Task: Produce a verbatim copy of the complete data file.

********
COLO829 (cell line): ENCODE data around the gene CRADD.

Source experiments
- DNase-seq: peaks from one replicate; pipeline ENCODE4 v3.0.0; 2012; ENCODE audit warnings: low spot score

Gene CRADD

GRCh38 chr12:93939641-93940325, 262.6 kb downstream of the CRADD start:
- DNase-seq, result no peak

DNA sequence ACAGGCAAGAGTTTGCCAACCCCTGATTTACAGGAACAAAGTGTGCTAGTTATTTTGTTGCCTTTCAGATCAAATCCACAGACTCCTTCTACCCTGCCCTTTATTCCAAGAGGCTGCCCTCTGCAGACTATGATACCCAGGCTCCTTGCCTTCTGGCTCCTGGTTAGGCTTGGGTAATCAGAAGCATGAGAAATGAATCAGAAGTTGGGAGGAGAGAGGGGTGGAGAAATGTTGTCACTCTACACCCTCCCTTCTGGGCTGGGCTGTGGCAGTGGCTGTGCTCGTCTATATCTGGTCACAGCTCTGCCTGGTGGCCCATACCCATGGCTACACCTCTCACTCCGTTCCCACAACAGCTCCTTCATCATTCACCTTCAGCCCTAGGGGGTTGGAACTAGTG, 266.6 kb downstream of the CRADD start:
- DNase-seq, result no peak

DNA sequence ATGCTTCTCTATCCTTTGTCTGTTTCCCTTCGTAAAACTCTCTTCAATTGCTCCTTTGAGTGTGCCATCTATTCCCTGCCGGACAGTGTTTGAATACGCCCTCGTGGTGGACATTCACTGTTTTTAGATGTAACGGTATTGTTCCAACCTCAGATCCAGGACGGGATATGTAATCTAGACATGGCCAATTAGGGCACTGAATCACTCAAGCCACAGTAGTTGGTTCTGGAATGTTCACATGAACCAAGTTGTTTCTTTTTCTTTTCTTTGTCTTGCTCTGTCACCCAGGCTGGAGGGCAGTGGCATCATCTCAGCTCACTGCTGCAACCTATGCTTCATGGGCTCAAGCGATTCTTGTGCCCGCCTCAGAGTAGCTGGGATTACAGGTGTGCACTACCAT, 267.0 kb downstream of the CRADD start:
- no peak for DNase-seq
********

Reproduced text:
COLO829 (cell line): ENCODE data around the gene CRADD.

Source experiments
- DNase-seq: peaks from one replicate; pipeline ENCODE4 v3.0.0; 2012; ENCODE audit warnings: low spot score

Gene CRADD

GRCh38 chr12:93939641-93940325, 262.6 kb downstream of the CRADD start:
- DNase-seq, result no peak

DNA sequence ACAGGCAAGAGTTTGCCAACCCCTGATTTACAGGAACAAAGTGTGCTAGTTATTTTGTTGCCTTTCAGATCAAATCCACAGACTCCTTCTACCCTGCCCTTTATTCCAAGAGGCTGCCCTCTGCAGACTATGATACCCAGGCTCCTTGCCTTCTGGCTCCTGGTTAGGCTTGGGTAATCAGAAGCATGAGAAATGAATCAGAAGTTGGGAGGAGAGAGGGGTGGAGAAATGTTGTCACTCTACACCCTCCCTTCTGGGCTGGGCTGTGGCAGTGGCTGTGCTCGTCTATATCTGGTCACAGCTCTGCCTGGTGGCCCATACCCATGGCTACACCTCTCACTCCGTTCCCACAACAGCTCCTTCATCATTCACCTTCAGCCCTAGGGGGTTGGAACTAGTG, 266.6 kb downstream of the CRADD start:
- DNase-seq, result no peak

DNA sequence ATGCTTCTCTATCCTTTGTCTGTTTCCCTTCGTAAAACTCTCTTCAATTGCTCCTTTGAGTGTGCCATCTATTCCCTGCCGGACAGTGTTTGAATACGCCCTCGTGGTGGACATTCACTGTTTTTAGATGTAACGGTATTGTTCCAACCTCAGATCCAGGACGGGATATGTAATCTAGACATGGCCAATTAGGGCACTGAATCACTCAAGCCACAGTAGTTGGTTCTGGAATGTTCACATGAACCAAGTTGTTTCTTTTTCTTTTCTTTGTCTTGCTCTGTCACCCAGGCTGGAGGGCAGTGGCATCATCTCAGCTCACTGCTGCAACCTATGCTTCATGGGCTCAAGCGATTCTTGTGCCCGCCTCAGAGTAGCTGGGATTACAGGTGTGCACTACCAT, 267.0 kb downstream of the CRADD start:
- no peak for DNase-seq